Each month a regular challenge is set to give Alpha Writers a chance to flex their writing muscles and engage in some friendly competition. Read on for details of present and previous challenges, entries and results!
Open Page 3
Brief for Open Page 3:
As you will know by now: there isn’t one!
This is our last ‘challenge’ of the season and what better way to finish it than with a wide open brief?
We’ve written seven challenges while trying to adhere as best we could to the constraints of a set brief. And very useful that is, too, when we suddenly discover that we actually can write something worthwhile even when our first impulse was ‘can’t’!
The pleasure we get from reading the Open Page collations is partly because of the variety of genres and styles. The unrestricted (up to a point!) length of contributions is another bonus as we can immerse ourselves in a full experience in one piece and then enjoy a crisp short shot in the next.
By all means try something new out. Mix poetry and prose; fiction and non-fiction; cross the genres. Recipes, lists, reviews, letters and rants are as welcome as novel chapters and regular short stories.
1st Morgen 7 nominations, 2nd Phil and Zena with 5 nominations each, 3rd Abigail with 4 nominations.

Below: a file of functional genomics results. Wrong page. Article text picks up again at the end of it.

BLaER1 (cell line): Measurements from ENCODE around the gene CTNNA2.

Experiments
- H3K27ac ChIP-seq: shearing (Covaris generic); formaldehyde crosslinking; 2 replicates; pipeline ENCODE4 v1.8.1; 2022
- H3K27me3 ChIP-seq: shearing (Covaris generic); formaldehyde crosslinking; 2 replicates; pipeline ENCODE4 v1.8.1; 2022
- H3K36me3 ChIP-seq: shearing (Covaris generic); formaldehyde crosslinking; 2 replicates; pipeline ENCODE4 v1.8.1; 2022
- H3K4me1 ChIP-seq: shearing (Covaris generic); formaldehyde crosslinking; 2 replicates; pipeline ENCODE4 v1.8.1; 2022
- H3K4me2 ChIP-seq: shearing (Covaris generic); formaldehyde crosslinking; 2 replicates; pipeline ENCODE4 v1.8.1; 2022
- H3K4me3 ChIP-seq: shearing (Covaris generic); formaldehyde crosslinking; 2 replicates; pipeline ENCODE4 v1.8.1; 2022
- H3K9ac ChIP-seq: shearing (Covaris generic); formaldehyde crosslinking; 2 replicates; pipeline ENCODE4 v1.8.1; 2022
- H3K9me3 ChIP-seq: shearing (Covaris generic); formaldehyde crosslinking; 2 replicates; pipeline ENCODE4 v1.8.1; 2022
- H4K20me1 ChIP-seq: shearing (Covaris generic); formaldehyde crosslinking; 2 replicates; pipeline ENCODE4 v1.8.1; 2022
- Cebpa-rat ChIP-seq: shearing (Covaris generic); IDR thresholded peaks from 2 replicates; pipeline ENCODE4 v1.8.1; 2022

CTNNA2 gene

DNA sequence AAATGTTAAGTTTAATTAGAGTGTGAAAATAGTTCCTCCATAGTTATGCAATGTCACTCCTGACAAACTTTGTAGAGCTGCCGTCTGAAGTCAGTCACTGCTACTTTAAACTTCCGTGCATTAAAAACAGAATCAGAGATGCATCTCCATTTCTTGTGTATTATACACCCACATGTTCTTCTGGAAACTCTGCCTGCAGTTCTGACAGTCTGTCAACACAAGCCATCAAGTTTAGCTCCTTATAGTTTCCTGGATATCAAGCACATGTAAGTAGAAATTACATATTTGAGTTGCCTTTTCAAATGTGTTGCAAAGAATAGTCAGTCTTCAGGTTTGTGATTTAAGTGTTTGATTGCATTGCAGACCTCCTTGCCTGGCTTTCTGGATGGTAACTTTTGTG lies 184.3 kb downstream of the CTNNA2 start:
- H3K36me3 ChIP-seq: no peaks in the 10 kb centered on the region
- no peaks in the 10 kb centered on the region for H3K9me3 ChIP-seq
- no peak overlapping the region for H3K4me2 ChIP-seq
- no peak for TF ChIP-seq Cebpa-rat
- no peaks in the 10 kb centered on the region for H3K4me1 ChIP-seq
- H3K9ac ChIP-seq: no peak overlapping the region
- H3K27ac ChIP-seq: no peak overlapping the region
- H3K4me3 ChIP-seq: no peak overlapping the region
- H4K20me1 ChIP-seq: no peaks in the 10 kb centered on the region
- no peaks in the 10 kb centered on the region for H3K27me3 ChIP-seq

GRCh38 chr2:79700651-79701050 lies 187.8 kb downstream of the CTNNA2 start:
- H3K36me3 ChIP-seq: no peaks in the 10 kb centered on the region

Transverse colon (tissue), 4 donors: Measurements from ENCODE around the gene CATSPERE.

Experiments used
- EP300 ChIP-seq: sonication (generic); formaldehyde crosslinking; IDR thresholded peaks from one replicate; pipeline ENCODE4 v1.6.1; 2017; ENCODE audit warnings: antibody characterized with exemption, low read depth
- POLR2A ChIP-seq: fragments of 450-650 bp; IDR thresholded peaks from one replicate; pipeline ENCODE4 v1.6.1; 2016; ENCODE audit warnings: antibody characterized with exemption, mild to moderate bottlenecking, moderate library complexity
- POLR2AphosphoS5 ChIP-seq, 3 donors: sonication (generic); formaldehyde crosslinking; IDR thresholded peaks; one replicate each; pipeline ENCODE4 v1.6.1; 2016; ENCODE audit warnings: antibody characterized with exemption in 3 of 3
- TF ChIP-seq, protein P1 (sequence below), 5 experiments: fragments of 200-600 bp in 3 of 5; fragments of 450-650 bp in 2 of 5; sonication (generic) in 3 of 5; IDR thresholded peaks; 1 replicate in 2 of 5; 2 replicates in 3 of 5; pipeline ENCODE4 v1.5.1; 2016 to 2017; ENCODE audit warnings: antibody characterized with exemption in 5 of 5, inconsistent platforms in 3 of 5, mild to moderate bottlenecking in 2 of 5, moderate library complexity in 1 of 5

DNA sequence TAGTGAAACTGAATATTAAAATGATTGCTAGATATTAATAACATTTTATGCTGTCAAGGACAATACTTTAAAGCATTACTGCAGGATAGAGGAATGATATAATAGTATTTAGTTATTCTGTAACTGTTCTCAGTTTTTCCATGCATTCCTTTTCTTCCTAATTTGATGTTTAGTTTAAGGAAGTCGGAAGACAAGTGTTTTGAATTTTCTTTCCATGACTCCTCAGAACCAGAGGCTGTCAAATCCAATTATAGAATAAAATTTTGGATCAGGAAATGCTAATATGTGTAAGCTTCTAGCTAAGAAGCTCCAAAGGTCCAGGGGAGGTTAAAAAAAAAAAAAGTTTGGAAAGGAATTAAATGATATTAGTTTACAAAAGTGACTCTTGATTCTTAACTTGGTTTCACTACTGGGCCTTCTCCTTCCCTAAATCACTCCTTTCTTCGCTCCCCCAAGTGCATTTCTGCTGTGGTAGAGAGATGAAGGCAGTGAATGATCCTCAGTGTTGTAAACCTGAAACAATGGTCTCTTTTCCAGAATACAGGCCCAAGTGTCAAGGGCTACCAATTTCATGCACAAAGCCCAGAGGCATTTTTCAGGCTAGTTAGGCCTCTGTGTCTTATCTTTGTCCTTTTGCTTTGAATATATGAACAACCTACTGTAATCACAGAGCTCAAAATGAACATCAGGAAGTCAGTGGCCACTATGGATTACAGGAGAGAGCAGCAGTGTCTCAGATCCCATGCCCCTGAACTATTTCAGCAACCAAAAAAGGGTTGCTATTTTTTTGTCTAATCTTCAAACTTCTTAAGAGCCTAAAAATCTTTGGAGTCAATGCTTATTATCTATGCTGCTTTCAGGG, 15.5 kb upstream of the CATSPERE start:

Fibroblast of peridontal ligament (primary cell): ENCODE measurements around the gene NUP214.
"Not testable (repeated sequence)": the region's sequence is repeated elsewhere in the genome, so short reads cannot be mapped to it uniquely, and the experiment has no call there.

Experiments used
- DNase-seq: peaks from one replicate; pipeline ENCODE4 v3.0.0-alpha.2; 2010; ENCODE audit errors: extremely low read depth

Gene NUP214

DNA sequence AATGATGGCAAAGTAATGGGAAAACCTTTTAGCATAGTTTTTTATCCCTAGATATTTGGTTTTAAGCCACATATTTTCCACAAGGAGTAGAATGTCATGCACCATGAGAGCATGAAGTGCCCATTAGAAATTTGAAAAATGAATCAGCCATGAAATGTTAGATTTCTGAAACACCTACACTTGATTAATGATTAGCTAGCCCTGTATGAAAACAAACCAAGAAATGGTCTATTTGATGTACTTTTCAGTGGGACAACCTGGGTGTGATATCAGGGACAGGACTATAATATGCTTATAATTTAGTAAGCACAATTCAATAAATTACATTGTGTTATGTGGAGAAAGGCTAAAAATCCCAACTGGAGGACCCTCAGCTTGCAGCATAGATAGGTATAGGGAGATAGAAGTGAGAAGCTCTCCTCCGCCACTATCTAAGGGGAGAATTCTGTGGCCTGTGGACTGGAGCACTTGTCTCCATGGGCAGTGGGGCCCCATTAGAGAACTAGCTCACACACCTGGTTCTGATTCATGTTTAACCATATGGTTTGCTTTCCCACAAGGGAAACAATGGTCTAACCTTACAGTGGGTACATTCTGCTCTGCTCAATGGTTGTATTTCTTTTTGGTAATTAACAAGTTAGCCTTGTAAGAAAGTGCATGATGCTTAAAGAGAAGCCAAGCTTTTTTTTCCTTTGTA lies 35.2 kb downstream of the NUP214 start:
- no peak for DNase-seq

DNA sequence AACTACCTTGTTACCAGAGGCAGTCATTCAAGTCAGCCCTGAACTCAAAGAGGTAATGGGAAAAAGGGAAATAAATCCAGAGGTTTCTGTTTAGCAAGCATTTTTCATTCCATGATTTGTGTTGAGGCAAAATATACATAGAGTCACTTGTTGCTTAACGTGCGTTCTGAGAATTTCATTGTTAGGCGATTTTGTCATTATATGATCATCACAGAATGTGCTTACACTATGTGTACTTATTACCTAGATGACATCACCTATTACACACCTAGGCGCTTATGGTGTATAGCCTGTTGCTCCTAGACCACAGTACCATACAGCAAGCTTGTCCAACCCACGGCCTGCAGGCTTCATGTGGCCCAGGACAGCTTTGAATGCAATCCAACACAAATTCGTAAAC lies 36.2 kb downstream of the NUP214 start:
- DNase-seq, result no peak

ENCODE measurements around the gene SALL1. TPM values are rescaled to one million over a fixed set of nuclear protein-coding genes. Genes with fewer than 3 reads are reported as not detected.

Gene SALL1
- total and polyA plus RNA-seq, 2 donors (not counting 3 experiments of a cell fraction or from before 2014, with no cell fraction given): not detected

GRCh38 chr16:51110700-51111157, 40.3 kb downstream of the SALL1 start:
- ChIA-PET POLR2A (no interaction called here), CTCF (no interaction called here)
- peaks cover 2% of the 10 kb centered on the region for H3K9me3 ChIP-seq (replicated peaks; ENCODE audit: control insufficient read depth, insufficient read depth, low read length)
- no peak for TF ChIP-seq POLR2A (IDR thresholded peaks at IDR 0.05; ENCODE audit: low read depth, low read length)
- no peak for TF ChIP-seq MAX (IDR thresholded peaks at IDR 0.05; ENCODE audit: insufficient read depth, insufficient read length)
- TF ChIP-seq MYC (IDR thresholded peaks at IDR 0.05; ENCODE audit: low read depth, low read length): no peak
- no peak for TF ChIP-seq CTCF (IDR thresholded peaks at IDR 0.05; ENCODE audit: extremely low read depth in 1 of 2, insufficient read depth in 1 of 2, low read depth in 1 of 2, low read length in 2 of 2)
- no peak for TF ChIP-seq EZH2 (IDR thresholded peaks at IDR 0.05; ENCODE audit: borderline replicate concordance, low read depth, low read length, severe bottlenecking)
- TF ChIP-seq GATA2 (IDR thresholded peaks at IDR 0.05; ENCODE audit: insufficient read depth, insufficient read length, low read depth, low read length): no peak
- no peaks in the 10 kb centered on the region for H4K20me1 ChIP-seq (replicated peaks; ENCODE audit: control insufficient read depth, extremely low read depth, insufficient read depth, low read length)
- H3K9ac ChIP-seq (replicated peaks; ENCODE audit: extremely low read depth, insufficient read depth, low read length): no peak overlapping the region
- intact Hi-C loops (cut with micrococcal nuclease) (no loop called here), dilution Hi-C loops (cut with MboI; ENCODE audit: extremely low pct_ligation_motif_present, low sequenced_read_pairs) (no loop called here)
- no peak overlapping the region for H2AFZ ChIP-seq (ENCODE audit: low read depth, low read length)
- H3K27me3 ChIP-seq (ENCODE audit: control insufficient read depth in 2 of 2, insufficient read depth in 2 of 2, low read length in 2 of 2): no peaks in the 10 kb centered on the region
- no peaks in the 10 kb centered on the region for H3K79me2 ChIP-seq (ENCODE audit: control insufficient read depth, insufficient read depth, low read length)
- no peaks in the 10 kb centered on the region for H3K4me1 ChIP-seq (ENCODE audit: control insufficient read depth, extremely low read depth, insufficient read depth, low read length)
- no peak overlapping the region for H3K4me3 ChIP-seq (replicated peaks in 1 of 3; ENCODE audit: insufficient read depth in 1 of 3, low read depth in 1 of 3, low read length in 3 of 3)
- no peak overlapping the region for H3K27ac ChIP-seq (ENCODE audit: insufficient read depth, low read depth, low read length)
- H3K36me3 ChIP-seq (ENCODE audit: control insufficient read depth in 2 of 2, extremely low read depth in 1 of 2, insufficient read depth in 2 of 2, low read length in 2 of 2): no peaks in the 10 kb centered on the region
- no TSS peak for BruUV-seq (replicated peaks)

Final Leaderboard for Season XIV:
Morgen: 32 points
Rosemary : 17
Stephen : 16
Challenge 8 brief
The challenge is to write an ode. An ode is a poem written in tribute to a person, a place, a thing or even an idea. Odes are an approachable poetic form as they do not have to rhyme, nor do they have to maintain any format for meter or structure. The poem’s theme is what defines it. If you choose to adopt a formal structure for your ode, the Horatian ode is the easiest to write. The Horatian ode has a more reflective tone, and is written to be read rather than performed. The only rule for writing a Horatian ode is that it must have repeating stanzas. The format for those stanzas is up to you. Therefore, if you choose a rhyme scheme of abab and a meter of iambic pentameter, you must try to repeat that rhyme and meter in each stanza you write. You can include as many stanzas as you like but the poem must be limited to 40 lines and/or 300 words.